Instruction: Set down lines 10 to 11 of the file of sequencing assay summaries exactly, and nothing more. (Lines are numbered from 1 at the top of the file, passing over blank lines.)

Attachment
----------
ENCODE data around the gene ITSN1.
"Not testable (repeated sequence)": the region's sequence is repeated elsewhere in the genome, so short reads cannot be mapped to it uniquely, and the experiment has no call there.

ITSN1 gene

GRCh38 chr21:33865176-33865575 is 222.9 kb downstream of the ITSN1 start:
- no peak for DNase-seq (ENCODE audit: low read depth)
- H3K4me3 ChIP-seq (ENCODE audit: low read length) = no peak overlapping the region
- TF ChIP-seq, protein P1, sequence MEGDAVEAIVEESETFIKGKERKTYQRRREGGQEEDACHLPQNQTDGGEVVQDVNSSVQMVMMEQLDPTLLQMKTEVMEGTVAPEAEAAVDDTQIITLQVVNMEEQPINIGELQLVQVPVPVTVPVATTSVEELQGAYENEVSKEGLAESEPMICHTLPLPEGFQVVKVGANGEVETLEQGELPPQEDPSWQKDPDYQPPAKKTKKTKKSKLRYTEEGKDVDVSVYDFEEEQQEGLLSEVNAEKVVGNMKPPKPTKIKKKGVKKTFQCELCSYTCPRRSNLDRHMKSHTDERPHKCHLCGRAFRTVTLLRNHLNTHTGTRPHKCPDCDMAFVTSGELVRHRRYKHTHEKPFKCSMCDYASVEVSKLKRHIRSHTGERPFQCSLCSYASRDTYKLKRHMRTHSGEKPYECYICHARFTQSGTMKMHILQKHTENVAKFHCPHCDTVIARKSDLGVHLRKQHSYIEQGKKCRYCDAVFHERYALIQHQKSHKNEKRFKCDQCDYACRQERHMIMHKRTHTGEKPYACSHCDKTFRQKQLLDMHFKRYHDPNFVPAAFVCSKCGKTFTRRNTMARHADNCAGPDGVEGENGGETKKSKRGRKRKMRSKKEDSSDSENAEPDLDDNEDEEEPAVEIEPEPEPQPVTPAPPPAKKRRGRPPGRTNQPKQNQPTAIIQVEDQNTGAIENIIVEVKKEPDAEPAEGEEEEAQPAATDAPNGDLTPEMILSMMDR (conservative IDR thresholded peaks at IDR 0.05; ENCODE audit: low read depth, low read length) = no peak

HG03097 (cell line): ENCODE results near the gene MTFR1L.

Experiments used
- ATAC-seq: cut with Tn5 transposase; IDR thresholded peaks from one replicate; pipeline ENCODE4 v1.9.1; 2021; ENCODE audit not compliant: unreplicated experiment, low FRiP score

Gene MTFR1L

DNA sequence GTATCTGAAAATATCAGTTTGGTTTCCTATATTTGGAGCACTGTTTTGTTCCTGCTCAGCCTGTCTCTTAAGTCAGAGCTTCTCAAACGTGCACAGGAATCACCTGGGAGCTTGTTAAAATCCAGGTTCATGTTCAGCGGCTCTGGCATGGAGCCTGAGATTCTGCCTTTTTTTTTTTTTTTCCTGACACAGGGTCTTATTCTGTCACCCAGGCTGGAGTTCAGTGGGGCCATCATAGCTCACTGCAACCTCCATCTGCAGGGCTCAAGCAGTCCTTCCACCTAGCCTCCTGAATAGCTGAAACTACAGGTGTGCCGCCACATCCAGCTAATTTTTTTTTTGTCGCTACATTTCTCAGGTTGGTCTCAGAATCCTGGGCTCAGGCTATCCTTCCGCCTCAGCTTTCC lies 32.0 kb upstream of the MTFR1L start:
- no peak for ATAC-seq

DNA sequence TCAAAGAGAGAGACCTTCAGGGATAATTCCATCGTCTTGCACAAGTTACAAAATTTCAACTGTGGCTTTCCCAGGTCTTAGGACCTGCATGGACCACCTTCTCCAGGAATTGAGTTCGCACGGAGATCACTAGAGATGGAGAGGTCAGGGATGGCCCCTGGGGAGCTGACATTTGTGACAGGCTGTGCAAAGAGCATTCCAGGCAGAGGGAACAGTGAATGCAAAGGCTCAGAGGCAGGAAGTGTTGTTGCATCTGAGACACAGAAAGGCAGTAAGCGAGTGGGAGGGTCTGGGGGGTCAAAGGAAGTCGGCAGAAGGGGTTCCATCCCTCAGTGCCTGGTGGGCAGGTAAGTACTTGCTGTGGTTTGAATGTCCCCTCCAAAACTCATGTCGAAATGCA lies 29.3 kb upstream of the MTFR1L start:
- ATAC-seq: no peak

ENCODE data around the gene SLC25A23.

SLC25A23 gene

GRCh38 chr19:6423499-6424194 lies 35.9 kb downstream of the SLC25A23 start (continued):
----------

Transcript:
- ATAC-seq: cut with Tn5 transposase; IDR thresholded peaks from one replicate; pipeline ENCODE4 v1.9.1; 2021; ENCODE audit not compliant: unreplicated experiment, low FRiP score

Gene MTFR1L